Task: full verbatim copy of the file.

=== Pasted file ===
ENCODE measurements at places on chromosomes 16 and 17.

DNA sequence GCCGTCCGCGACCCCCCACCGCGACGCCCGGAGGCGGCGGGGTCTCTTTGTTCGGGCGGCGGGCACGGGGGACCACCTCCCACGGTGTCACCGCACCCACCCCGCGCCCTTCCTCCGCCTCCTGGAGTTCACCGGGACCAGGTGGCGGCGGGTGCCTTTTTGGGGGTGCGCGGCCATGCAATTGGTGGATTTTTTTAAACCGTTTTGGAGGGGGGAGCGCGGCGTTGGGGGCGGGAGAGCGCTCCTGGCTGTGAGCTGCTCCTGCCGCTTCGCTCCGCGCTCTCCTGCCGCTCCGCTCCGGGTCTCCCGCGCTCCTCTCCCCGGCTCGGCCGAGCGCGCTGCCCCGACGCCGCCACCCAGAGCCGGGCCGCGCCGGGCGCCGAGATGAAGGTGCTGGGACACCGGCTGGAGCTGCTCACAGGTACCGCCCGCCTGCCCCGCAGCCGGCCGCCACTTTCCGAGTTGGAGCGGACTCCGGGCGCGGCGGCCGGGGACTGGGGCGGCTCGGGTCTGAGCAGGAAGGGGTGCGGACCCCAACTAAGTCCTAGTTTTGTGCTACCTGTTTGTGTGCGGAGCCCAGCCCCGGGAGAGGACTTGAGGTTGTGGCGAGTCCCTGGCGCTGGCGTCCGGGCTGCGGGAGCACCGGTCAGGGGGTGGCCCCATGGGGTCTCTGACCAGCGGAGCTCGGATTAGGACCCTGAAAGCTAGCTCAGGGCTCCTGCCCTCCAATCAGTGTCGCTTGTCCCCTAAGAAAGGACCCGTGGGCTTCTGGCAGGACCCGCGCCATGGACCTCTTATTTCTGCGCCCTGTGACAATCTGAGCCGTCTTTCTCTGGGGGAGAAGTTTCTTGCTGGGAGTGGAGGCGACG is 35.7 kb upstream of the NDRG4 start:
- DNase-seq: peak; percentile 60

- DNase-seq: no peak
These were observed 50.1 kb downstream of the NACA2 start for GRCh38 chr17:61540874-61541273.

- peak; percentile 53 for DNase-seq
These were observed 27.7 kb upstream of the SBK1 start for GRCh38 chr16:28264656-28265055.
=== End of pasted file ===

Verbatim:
ENCODE measurements at places on chromosomes 16 and 17.

DNA sequence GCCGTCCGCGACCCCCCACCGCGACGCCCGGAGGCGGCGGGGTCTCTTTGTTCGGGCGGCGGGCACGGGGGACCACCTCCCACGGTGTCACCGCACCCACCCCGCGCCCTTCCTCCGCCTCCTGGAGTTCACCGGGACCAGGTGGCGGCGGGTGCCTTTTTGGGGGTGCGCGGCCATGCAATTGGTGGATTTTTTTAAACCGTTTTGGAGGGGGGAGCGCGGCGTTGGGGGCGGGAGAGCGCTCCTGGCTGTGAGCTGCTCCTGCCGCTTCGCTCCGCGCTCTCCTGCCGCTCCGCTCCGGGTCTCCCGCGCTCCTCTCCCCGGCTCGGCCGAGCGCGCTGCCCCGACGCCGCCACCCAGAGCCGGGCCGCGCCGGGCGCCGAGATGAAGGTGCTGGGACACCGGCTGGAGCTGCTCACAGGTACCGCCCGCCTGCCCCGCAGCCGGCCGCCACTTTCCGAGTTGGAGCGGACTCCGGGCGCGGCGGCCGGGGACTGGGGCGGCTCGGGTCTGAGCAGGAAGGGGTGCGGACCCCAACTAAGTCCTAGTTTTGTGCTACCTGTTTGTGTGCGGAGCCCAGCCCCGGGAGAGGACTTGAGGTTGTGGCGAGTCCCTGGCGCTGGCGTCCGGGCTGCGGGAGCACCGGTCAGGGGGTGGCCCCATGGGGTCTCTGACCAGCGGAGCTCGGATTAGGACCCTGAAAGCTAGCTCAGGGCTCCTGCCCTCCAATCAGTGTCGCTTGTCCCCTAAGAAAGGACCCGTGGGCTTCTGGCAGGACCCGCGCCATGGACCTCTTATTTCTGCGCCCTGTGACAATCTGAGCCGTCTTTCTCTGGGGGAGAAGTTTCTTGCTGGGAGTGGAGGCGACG is 35.7 kb upstream of the NDRG4 start:
- DNase-seq: peak; percentile 60

- DNase-seq: no peak
These were observed 50.1 kb downstream of the NACA2 start for GRCh38 chr17:61540874-61541273.

- peak; percentile 53 for DNase-seq
These were observed 27.7 kb upstream of the SBK1 start for GRCh38 chr16:28264656-28265055.